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Introduction

Syria

From a Democratic Uprising to Full-Scale War Next

A man walks on rubble at a damaged site after an airstrike in the besieged town of Douma, Eastern Ghouta, Damascus, Syria. February 9, 2018. —REUTERS/Bassam Khabieh

Since its outbreak in March 2011, the conflict in Syria has cost the lives of nearly 500,000 people and displaced more than half the country's population. It has involved numerous mass atrocities, including crimes against humanity, the majority of which have been perpetrated by the Syrian government. Seven decades after the Holocaust and despite promises of Never Again, a regime is targeting its own people while the international community stands by.

“This conflict has caused a humanitarian catastrophe of staggering proportions.”

The conflict is not simply a civil war between opposing armed forces. What began as an uprising against President Bashar al-Assad’s regime has devolved into a violent struggle between local, national, regional, and international forces. The Syrian government, extremist groups, and outside actors have perpetrated mass atrocities against civilians as a systematic strategy of war.

The uprising’s deterioration into armed conflict in early 2012 caused a dramatic rise in the civilian death toll. Civilians have been targeted by multiple actors in Syria, most notably by Syrian government forces and militia loyal to the Assad regime, who are supported politically and militarily by Russia and Iran. Syrian and Russian forces have attacked civilian-inhabited areas with indiscriminate aerial bombardments. There have been no consequence to these attacks against civilians, increasing the risk that such mass atrocities will continue.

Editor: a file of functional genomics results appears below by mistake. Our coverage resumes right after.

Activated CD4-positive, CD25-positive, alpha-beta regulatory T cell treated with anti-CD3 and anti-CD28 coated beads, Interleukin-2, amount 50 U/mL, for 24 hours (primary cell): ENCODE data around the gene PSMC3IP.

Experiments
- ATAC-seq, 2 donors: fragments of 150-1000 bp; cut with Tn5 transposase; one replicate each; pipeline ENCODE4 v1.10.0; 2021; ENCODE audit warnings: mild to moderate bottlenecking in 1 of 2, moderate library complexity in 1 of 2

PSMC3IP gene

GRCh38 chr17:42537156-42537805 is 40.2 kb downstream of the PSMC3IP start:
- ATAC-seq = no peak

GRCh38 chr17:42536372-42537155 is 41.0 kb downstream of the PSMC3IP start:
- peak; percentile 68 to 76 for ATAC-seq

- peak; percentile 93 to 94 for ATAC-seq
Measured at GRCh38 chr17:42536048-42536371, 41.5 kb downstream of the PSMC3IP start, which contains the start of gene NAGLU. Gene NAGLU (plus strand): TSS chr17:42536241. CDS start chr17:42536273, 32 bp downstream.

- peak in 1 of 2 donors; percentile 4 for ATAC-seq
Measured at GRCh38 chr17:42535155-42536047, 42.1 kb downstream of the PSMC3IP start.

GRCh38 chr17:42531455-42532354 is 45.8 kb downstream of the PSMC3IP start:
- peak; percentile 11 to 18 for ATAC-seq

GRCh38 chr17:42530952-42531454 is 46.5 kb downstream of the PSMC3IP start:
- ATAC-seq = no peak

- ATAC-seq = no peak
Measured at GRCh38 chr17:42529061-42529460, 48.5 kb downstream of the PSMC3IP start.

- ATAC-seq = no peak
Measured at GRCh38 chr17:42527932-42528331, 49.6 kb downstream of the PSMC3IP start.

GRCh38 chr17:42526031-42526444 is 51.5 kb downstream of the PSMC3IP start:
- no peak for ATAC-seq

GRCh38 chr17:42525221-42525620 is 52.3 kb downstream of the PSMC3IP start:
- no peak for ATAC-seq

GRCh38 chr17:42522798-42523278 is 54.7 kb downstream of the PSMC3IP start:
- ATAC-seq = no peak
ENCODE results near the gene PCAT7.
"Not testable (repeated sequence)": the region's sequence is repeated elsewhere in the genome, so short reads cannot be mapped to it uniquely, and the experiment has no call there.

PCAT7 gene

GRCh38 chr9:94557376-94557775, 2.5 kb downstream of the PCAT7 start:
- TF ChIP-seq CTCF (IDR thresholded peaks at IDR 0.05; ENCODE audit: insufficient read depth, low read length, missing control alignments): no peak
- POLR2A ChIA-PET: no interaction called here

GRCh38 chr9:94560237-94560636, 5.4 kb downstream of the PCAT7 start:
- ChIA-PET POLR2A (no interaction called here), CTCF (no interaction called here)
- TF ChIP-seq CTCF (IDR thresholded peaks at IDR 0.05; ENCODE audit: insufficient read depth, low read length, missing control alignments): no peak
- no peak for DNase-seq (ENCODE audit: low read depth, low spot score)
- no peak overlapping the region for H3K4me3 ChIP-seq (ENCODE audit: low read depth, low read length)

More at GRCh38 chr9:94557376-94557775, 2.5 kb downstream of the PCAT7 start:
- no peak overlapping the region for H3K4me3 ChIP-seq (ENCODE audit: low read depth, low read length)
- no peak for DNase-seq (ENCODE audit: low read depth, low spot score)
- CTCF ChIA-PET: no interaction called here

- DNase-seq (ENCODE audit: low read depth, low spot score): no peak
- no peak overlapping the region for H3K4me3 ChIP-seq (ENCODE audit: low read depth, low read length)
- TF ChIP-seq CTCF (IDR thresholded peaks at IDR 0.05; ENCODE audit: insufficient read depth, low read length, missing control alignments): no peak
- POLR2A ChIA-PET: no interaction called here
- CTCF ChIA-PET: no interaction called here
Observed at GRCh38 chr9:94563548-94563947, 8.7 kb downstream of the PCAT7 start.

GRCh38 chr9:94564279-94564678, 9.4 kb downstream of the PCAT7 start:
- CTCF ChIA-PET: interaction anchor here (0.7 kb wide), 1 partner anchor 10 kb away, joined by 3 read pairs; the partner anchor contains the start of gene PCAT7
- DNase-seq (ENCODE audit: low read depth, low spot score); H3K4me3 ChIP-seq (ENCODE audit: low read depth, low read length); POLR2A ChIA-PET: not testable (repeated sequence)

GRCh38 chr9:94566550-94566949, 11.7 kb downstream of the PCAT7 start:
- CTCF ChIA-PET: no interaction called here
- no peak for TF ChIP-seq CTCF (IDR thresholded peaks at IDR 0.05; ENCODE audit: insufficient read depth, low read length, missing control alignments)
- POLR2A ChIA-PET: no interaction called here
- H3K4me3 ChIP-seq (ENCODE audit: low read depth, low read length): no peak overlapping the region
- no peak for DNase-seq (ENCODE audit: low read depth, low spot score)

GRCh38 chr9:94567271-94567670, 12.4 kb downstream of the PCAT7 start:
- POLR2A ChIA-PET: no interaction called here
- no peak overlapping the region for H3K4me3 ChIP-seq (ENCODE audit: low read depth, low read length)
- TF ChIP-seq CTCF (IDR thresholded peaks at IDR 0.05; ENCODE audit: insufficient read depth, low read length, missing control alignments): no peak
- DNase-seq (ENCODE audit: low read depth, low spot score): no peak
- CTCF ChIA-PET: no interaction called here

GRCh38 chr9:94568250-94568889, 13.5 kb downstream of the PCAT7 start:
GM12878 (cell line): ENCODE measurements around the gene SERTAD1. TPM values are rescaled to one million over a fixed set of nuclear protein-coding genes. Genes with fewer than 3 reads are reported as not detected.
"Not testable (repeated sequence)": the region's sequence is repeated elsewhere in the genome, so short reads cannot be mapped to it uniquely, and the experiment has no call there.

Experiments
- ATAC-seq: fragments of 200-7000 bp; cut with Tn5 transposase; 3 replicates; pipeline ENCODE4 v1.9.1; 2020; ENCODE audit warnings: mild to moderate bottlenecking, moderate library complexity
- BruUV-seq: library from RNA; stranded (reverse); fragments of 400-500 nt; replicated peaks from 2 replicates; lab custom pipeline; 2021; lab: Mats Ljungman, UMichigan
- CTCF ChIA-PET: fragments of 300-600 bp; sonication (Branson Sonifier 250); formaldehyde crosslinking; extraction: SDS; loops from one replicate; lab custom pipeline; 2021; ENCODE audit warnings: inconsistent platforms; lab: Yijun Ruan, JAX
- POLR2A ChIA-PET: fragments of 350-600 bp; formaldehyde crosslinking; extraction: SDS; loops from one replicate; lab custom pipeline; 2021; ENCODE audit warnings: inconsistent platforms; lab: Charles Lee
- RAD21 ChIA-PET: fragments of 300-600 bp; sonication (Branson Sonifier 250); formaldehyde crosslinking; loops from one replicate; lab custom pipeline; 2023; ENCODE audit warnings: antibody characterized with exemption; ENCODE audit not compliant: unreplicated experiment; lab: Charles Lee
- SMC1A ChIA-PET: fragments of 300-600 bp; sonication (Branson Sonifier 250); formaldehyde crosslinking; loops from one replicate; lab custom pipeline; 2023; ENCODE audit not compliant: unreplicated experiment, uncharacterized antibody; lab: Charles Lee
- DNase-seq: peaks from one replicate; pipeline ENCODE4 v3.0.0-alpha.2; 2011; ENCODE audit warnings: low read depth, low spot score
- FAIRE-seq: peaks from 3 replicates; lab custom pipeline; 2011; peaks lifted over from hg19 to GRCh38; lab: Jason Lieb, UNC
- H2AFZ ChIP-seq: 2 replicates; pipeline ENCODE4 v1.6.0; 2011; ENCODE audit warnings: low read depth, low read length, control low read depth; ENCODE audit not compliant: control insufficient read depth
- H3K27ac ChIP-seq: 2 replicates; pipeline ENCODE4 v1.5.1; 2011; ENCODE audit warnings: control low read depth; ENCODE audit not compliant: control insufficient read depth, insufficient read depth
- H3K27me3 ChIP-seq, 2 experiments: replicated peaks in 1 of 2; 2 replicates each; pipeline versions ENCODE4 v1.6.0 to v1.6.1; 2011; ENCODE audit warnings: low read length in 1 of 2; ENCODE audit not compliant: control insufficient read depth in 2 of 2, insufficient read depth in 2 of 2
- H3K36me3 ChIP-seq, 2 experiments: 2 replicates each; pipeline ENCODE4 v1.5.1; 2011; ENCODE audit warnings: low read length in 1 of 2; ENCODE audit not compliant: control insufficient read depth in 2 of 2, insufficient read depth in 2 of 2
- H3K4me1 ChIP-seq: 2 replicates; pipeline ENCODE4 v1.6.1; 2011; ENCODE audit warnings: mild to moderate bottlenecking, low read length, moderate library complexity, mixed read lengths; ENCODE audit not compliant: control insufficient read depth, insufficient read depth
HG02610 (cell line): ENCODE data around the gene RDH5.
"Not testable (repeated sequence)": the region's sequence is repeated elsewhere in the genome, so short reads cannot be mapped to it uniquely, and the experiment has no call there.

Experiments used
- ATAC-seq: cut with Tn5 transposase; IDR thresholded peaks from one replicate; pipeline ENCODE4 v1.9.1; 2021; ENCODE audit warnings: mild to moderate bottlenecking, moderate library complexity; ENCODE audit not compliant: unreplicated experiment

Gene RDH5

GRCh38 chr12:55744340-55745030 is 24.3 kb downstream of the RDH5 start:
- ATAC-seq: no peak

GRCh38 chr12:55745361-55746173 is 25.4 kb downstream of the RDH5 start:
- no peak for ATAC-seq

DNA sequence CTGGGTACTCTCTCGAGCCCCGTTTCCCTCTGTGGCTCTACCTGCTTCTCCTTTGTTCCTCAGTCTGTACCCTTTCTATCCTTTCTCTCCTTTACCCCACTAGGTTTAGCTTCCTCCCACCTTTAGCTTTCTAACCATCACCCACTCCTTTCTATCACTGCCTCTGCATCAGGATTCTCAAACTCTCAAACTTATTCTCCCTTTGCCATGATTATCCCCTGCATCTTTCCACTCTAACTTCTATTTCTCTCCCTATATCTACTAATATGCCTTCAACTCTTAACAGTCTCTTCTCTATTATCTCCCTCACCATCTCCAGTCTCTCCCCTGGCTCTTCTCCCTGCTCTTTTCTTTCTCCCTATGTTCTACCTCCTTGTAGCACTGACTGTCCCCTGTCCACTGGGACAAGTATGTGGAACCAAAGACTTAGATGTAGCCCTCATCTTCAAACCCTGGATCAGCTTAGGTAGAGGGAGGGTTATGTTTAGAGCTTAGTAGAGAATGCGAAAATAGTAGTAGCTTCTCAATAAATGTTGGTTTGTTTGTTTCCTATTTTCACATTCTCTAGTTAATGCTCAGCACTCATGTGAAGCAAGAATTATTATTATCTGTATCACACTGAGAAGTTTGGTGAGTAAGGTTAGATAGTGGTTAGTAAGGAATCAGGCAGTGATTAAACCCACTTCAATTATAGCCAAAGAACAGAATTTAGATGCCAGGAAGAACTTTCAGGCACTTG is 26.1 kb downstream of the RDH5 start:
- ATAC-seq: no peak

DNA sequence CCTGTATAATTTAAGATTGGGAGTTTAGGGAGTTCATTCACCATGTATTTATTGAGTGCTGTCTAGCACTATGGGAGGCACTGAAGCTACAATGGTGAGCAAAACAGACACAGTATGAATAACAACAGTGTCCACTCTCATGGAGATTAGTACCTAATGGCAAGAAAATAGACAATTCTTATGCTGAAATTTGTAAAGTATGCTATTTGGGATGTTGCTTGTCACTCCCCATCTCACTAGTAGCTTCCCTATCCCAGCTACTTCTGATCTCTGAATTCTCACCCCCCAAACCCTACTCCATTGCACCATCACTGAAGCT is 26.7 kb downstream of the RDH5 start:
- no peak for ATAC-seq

This conflict has caused a humanitarian catastrophe of staggering proportions. Syrian men, women, and children are under constant bombardment of their neighborhoods, schools, markets, and hospitals. They are subjected to starvation, exposure, and lack of medical care. They have endured enforced disappearances and torture in detention. They have been the victims of chemical weapons attacks—which are banned under international law—and torture, rape, and killings. As of March 2021, the number of Syrian refugees worldwide stands at 6.6 million, with 5.6 million being hosted in countries neighbouring Syria. Another 6.7 million are displaced within Syria, where 13.4 million people are also in need of humanitarian assistance and protection.

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Title: Is the Worst Yet to Come? Ongoing Mass Atrocity Risks in Syria

Author: Simon-Skjodt Center for the Prevention of Genocide

Published: March 2018

Download Report

Download Report in Arabic (تحميل التقرير بالعربية)  

Previous reports:
February 2014 Bearing Witness Trip

Most recently, the Syrian government and its allies, Russia and Iran, have increased their assault on Idlib province in northwest Syria, one of the final rebel-held areas that has not been reclaimed by Assad. An estimated 3.4 million people—including one million children—now live in Idlib. Over two million of these displaced people are from elsewhere in Syria. There is a high risk that in Idlib these civilians will be harmed or killed.

Between November 1, 2019 and March 5, 2020, at least 1,500 airstrikes were launched on south-east Idlib and western Aleppo, in addition to ground attacks and indirect fire, including rockets, artillery and mortars. The impact on civilian life and infrastructure was severe, with 676 civilian deaths recorded. Syria and its allies attacked health facilities, schools, and markets. This violence reflects the pattern of the Syrian government and its allies to intentionally target necessary elements of civilian infrastructure throughout the war. Those trapped within Idlib have few places to go, as the border to Turkey is closed. With nowhere to flee, the population is at dire risk of mass killings by pro-Assad forces who perceive them as sympathetic to the rebels.

The Syrian people are not the only ones endangered by the conflict. The escalation of the fighting has increased political and military tensions throughout the region. Syria’s humanitarian crisis also has grave implications for security and other interests throughout the world.